Amish Essay Introduction
The Pennsylvania-based Mennonite Central Committee, in particular, feared for the safety of 45,000 Mennonite refugees in postwar Europe.Administrators believed that these individuals might be denied humanitarian aid and—as actually happened to around half—deported to the Soviet Union.Since their population doubles roughly every 20 years—due to an average of five or more children per family and a retention rate of over 80 percent—they are expected to reach one million members by 2050 (Guarino).In order to preserve their rural way of life and their small settlements as strategies for survival, Anabaptist societies have had to push beyond the confines of the Mid-Atlantic and Midwestern states to both find adequate land for expansion and create new areas of employment.Hundreds of books and articles by the Third Reich’s leading experts on German speakers in Canada, the United States, Mexico, Paraguay, Galicia, Ukraine, the Volga region, and Siberia depicted the denomination in glowing terms.Many of these authors eventually translated their theories into ethnic cleansing by consulting for the In 1945 when the Third Reich collapsed, church institutions on both sides of the Atlantic worked to suppress allegations of Mennonite collaboration.Such deliberations have resulted, to much fanfare, in Mennonites accepting apologies for the persecution of sixteenth-century Anabaptists during the Reformation.Whether our church is willing to extend the same grace toward victims of a much larger and more recent outpouring of violence, remains to be seen.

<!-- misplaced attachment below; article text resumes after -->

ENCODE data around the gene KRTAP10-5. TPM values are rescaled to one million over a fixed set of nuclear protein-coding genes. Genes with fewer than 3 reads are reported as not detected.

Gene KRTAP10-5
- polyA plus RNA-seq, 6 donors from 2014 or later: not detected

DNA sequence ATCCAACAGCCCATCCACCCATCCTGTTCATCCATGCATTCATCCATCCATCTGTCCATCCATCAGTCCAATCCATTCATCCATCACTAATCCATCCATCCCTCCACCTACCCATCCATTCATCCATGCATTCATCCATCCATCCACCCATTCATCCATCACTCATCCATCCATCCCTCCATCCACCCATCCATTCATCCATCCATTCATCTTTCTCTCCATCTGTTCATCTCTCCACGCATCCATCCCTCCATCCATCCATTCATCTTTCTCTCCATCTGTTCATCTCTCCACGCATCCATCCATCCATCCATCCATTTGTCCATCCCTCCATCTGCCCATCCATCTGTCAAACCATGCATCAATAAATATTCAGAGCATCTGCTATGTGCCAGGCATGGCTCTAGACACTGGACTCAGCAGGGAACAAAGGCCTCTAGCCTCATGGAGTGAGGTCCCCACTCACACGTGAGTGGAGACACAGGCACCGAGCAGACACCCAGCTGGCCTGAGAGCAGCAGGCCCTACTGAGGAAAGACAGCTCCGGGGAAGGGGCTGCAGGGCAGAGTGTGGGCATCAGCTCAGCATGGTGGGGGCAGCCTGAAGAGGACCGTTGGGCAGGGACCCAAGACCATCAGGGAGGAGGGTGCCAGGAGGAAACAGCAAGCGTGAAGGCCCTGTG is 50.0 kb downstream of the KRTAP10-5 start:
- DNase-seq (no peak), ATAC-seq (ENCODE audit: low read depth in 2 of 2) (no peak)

In 2017, Mennonite periodicals carried pieces that alternately excused genocidal killings by invoking Jewish communists, and denied that Jews were murdered near Mennonite colonies.“The National Socialist movement,” he wrote, “recognized this danger [of ‘Judeo-Bolshevism’] from the beginning and built that into its essence.” Little more than a decade later, Rosenberg felt that the Second World War had vindicated his position.Traveling in 19 through Nazi-controlled Ukraine as Reich Minister for the Occupied Eastern Territories, he announced to crowds in the Mennonite colonies of Chortitza and Molotschna that tables were finally turned.Sponsored by seven Mennonite religious and educational institutions, including Mennonite Church USA, this conference brings together leading scholars of Anabaptism and of the Holocaust from five countries.A film screening and the keynote lecture by Doris Bergen—who is Chancellor Rose and Ray Wolfe Professor of Holocaust Studies at the University of Toronto—are free and open to the public. Mennonite experiences of and involvement in the Holocaust differed widely.Yet almost none of this literature has broached the Holocaust specifically—a sign that major soul-searching remains for Mennonites.On a global scale, Mennonite World Conference and its member entities have recently participated in dialogue with Lutherans, Catholics, and others. Blaming Jews and Bolsheviks for oppressing Mennonites, the paper condemned Western democracies for ignoring their plight.In one front-page article, editor Alfred Rosenberg—who had led the Nazi Party while Hitler was in prison—offered what he considered a solution.In 1929, popular opinion had pressured German politicians to help approximately 4,000 of the Mennonite refugees in Moscow relocate to Germany.The event became a founding myth of the Third Reich, inspiring novels and two of the Nazis’ most important early films, In general, Mennonites became symbolic of Aryans’ supposed ability to maintain German cultural traditions abroad.